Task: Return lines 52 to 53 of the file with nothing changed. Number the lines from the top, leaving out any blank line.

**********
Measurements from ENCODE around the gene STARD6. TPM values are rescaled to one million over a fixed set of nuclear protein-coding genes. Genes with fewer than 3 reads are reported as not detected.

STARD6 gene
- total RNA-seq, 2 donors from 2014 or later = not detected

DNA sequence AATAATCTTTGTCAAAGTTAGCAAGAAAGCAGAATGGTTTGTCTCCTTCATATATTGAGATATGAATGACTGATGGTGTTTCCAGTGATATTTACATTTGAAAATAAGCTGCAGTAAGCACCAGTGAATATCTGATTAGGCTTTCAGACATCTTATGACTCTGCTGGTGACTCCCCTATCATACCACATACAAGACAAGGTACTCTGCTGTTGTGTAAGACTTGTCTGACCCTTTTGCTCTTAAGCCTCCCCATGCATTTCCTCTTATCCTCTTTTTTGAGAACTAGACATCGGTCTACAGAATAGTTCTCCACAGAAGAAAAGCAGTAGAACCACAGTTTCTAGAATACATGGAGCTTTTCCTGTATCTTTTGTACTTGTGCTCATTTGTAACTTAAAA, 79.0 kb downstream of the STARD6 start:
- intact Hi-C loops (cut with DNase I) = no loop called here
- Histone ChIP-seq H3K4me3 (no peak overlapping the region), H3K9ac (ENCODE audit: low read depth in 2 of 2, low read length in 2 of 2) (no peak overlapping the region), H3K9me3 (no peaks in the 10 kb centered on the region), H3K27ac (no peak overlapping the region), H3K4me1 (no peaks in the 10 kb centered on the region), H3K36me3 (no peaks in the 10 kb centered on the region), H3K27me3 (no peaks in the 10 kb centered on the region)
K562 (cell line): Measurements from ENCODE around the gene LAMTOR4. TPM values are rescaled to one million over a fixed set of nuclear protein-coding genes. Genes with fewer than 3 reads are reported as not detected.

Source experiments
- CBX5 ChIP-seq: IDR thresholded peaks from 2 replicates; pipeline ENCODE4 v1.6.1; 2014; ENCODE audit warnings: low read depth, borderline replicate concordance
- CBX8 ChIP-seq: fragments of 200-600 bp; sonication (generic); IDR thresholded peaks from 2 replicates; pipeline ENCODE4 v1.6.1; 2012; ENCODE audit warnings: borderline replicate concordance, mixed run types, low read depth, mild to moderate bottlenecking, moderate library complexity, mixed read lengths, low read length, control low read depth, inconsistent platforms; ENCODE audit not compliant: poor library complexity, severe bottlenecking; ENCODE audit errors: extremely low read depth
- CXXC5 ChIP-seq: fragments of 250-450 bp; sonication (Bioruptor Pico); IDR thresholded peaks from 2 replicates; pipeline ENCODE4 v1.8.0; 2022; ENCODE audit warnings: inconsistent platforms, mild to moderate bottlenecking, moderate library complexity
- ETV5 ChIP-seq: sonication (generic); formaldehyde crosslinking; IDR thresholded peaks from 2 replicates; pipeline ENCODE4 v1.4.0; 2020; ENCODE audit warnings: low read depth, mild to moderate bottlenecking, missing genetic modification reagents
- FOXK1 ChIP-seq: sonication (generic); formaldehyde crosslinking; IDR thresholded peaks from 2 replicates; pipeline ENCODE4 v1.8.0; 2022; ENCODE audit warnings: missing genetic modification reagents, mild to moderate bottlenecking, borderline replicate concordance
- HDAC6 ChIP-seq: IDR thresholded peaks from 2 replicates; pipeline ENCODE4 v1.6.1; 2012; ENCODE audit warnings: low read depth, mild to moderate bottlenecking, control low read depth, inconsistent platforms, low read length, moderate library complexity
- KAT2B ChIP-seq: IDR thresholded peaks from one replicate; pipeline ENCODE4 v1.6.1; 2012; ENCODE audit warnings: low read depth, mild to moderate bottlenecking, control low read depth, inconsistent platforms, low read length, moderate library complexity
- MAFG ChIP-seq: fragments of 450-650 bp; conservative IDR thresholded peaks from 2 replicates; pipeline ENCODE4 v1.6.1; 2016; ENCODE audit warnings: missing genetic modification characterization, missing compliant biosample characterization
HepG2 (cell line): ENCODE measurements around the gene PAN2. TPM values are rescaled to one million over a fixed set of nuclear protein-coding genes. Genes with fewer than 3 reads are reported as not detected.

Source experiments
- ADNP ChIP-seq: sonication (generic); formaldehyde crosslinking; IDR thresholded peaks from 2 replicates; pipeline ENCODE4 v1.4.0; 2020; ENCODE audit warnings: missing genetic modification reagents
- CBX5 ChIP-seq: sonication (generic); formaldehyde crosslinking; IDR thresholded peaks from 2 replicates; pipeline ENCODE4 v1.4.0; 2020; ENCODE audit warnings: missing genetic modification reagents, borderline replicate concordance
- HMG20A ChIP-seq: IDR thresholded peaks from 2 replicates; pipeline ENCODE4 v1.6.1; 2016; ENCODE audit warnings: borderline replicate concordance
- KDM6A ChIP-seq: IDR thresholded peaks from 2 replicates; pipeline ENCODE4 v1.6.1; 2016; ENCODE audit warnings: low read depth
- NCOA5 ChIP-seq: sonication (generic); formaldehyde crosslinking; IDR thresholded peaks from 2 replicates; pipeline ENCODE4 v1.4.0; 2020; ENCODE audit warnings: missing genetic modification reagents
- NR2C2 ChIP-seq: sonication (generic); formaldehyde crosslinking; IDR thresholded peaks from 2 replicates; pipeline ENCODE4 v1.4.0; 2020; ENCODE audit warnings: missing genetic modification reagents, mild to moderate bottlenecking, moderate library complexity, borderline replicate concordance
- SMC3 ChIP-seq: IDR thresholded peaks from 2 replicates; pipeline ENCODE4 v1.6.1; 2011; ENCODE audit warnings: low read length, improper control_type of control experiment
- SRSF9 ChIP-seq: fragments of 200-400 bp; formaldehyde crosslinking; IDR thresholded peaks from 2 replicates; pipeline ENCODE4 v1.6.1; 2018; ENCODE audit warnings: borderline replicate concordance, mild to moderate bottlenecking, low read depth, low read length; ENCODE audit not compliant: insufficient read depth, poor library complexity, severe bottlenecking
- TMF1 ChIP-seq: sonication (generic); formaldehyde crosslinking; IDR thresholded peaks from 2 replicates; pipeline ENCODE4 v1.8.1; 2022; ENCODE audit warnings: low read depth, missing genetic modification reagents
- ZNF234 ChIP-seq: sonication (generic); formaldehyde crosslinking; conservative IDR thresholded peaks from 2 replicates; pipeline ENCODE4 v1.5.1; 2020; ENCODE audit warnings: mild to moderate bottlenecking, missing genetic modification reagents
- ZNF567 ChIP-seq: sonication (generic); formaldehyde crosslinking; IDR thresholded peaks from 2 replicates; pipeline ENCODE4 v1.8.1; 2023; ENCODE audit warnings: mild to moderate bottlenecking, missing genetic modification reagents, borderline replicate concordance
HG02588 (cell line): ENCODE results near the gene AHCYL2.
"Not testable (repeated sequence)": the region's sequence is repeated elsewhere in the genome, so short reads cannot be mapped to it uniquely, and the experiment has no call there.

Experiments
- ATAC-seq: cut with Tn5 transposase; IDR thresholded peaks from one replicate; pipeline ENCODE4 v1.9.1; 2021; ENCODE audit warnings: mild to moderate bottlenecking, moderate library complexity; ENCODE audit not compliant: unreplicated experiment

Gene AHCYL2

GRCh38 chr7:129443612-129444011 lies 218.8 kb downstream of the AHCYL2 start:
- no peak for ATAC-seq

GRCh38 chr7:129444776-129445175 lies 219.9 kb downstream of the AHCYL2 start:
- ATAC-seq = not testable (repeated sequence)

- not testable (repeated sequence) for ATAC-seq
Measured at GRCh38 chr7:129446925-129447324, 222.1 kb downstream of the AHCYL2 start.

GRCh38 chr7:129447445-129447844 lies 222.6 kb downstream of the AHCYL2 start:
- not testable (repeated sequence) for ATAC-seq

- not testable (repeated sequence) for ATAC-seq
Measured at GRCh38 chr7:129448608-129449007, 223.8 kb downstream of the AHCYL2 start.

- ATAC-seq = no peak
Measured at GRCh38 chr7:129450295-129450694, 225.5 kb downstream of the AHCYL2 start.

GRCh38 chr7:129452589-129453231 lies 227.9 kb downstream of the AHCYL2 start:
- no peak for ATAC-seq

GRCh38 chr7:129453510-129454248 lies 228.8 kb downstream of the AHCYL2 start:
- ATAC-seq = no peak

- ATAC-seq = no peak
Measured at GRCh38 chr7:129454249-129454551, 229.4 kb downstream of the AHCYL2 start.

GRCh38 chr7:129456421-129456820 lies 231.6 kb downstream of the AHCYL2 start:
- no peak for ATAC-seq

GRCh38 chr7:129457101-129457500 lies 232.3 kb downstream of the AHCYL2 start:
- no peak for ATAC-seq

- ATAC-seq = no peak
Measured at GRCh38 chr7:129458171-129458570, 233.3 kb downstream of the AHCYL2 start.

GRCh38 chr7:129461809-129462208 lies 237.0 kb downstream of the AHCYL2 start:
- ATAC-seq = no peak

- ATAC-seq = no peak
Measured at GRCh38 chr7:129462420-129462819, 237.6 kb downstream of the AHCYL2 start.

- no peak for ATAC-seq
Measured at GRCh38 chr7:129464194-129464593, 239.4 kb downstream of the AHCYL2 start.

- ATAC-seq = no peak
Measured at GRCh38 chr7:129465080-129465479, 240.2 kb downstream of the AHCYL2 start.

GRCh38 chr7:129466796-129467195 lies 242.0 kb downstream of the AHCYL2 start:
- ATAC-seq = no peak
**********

Measured at GRCh38 chr7:129454249-129454551, 229.4 kb downstream of the AHCYL2 start.

GRCh38 chr7:129456421-129456820 lies 231.6 kb downstream of the AHCYL2 start: